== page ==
We’ve all been in that situation either as an employer leading a team, or as an employee where we have felt in over our head! You might be familiar with the tell tail signs, sweaty palms, increased heart rate, avoidance of work, anxiety when at work, always thinking/ talking about work and worrying in general.

On the flip side of the coin, maybe you’ve experienced that feeling of apathy and boredom at work. You feel uninspired and enjoyment is at an all-time low. Obviously there are things that need to be done… but surely everything doesn’t have to feel like a drudge?

How can you find the middle ground in your work life where you come alive? Let’s do this by taking a quick look at your situation and start brainstorming practical steps.  Perhaps finding that sweet spot is not as elusive as you think!

The Flow Theory

It starts with understanding the flow theory. The ‘flow state’ as described by Mihaly Csikszentmihályi, proposed this theory in 1975. This explains the “optimal experience” individuals get from a level of high gratification through an experience. It’s also a mental state of operation in which a person performing an activity is fully immersed in a feeling of energised focus, full involvement, and enjoyment in the process of the activity. In short, it’s when you are most enjoying your work!

To illustrate what I mean, have a look at this diagram I drew based on Csikszentmihályi’s flow model.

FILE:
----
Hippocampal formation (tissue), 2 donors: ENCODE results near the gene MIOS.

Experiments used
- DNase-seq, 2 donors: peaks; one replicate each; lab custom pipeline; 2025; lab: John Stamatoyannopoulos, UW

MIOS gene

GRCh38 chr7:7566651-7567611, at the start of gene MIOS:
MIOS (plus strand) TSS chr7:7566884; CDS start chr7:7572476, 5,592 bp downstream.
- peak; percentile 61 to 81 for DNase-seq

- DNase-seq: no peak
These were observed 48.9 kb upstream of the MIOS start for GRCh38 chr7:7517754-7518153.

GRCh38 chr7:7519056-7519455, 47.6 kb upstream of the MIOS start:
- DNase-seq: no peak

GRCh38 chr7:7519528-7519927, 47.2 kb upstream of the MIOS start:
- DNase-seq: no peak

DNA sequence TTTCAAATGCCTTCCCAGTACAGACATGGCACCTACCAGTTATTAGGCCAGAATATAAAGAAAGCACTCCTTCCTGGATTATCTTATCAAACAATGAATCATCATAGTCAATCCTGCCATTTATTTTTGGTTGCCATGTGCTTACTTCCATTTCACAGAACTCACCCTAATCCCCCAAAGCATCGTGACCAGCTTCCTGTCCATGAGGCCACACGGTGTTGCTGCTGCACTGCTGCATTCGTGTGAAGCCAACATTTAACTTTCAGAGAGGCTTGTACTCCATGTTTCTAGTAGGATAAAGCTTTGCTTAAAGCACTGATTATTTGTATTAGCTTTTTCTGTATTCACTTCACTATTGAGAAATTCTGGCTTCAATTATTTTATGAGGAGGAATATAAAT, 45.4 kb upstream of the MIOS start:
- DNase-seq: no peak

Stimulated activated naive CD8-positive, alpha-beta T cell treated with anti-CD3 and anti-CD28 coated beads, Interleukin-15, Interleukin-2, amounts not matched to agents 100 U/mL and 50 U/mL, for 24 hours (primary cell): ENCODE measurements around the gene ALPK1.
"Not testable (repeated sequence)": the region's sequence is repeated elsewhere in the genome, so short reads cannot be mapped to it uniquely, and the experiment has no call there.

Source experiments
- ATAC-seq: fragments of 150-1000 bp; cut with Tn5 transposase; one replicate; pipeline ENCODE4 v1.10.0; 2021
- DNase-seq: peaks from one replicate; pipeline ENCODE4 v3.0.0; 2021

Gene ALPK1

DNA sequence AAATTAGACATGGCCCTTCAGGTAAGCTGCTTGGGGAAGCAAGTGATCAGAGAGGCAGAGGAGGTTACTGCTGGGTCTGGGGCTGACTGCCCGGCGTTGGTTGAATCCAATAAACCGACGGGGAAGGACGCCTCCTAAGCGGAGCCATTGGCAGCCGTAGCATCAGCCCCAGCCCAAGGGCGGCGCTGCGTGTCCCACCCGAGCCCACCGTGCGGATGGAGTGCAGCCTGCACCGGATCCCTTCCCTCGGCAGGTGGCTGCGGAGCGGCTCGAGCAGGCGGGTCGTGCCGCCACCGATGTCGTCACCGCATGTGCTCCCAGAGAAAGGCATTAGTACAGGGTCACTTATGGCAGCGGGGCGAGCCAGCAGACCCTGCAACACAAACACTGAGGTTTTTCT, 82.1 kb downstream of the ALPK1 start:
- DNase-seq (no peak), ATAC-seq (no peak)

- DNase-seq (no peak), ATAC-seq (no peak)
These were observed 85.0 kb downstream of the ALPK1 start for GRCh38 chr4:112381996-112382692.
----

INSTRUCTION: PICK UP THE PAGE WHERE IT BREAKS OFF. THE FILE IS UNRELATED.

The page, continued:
Our Challenge and Skill levels vary depending on what we are working on from low to high. You might be working on something you’ve done quite a few times, so your skill level for the job will probably be fairly average; about in the middle of the skill bar. The trouble is that it no longer presents any challenge. So if we imagine a line between a medium skill level and a low challenge level that places us smack bang on the boredom category of the graph. Perhaps if you’ve recently taken on a franchise, you suddenly find yourself needing to understand things about business and managing staff that you’ve never had to think of before. Your skill level is low but the challenge is high so that places you in the worry and anxiety category.

What we are aiming for is for ‘Flow’, which is found on the diagram at any point following the dashed line where your skill matches the challenge. So how do we achieve this? I like to keep it simple and do a little bit of self-reflection by asking myself a few questions:

  1. Where am I currently sitting in the flow theory graph? (i.e. am I bored? Worried?)
  2. What are my options depending on my situation for achieving a place where my skill matches the challenges? (i.e. do I have the option of taking training to increase my skill level? Can I let go of or take on some new projects?)
  3. What are the practical steps I am going to take to achieve Flow and a better work enjoyment? (i.e. mentoring with someone who has skills I need, sharing some repetitive work tasks with colleagues)

If you follow these few steps and really think about your options and carry them out, you will find yourself starting to feel energised, with a new focus, and you might actually find yourself enjoying work!

– Written by Ashley Carr, Business Accounts Manager